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Political Killings in Colombia - by Stephen Lendman
Colombia, America's closest South American ally, is a corrupted narco-state, a repressive death squad faux democracy, threatening regional neighbors, and reigning terror against trade unionists, human rights workers, campesinos, pro-democracy organizations, independent journalists, and legitimate resistance groups like the FARC-EP. Established in 1964, James Petras calls it the "longest standing, largest peasant-based guerrilla movement in the world," persisting valiantly for decades.
Thanks to Plan Colombia and other support, the state is heavily militarized, more than ever now serving as Washington's land-based aircraft carrier against regional targets, including neighboring Venezuela.
The Pentagon got expanded access, former President Alvaro Uribe agreeing to US forces on seven more military bases (three airfields, two naval installations, and two army facilities), as well as unrestricted use of the entire country as-needed for internal and external belligerency, including out-of-control violence and human rights abuses, the region's most extreme to keep two-thirds of Colombians impoverished, millions displaced, corruption endemic, wealth concentration growing, and corporate predators freed to exploit and plunder.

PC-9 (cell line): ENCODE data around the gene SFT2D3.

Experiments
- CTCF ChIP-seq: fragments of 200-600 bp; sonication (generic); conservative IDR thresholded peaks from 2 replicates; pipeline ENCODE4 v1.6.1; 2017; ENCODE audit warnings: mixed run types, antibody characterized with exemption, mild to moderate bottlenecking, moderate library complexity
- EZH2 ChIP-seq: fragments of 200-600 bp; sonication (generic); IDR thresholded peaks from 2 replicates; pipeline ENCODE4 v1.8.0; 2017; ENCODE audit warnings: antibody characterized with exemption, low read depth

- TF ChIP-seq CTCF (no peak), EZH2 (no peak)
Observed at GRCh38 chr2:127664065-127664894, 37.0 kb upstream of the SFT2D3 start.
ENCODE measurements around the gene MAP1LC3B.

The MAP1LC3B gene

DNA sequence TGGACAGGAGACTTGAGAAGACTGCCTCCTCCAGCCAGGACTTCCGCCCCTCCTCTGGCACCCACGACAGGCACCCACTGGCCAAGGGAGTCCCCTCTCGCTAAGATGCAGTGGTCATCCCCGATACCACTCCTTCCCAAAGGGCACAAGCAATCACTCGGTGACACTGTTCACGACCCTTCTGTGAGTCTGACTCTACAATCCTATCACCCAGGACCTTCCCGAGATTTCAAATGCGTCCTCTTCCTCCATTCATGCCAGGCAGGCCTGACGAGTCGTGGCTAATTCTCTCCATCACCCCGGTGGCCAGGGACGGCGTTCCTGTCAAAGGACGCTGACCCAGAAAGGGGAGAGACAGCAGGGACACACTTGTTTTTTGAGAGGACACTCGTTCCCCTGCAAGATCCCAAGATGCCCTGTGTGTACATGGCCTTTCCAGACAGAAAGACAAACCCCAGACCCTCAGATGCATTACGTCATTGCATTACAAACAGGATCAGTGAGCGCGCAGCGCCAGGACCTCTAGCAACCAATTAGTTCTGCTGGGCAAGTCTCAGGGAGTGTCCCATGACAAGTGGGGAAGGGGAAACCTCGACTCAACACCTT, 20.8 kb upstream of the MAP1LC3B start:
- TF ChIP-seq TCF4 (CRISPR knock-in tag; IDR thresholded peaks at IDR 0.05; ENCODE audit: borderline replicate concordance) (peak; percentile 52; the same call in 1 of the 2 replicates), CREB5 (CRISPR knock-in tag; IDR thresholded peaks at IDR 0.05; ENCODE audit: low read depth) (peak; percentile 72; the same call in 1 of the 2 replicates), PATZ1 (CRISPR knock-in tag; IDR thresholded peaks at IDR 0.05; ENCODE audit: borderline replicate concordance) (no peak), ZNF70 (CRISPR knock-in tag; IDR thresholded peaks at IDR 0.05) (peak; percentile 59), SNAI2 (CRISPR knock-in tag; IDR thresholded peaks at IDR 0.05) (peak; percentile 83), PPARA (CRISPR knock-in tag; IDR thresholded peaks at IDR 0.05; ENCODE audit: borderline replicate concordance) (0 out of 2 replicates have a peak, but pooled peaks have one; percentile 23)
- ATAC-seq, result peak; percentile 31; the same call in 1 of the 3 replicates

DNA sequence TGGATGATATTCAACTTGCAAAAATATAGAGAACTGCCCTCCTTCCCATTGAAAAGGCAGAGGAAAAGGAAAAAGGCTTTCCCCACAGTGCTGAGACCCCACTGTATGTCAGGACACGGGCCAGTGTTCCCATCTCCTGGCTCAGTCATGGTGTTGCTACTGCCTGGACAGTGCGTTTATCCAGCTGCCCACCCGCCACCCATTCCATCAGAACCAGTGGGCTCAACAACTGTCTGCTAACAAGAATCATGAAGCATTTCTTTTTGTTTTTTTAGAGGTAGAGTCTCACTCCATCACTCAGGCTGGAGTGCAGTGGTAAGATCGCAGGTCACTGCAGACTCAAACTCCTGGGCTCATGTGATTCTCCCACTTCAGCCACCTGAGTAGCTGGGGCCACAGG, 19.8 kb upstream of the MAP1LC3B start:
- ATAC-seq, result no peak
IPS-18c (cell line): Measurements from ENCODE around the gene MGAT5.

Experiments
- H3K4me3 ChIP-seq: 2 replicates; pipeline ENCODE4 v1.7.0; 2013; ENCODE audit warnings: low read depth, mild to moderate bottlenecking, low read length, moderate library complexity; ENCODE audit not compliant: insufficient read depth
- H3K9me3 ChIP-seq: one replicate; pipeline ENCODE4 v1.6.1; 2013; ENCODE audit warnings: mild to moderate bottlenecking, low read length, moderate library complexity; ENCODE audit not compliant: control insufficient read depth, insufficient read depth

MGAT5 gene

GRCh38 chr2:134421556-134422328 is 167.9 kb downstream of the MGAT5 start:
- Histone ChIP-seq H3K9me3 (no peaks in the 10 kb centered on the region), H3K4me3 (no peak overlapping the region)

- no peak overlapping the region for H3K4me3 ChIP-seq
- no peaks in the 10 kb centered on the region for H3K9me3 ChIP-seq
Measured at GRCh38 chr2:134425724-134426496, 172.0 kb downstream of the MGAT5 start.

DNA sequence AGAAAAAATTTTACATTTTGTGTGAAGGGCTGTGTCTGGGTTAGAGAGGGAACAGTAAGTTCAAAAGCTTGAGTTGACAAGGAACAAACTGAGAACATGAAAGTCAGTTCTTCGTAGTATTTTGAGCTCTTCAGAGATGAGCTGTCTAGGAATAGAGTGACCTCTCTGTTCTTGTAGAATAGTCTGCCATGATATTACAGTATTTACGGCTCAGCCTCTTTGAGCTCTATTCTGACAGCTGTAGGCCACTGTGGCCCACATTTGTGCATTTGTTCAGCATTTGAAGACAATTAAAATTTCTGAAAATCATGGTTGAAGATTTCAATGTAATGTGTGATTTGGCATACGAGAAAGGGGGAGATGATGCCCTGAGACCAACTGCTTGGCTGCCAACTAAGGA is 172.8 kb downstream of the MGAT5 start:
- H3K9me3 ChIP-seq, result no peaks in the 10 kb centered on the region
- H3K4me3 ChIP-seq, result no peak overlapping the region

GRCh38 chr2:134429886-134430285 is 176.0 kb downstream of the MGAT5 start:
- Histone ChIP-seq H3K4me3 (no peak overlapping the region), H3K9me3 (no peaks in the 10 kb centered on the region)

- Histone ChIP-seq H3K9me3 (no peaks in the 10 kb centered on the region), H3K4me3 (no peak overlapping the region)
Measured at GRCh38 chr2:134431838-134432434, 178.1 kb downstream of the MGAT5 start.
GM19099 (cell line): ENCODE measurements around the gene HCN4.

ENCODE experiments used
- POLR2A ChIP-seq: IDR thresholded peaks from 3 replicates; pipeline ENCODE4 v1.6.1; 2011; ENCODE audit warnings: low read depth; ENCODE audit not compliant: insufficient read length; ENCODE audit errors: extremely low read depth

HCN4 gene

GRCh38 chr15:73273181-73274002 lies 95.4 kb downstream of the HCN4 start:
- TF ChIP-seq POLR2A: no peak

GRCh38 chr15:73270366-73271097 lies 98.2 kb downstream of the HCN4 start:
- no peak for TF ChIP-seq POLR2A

Also to facilitate record amounts of Colombian cocaine from government-controlled areas reaching US and world markets, new President Juan Manuel Santos embracing the "Uribe Doctrine," now his. It's extremist, hard right, corrupt, brutal, corporate-friendly, and militarized in lockstep with Washington.
As Uribe's Defense Minister, James Petras explained that Santos was an assassin, deploying military forces and paramilitary death squads "to kill and terrorize entire population centers, (murdering) over 20,000 people....falsely labeled 'guerrillas.' "
UN Special Rapporteur Report on "Extrajudicial, Summary or Arbitrary Executions"
Mandated by the Human Rights Council (HRC), Special Rapporteur Philip Alston issued his March 31, 2010 report, based on his June 8 - 18, 2009 Colombia mission, understating the reality by citing "important gains," yet nonetheless damning, saying "very serious problems remain." Calamitous for most Colombians more accurately describes them.
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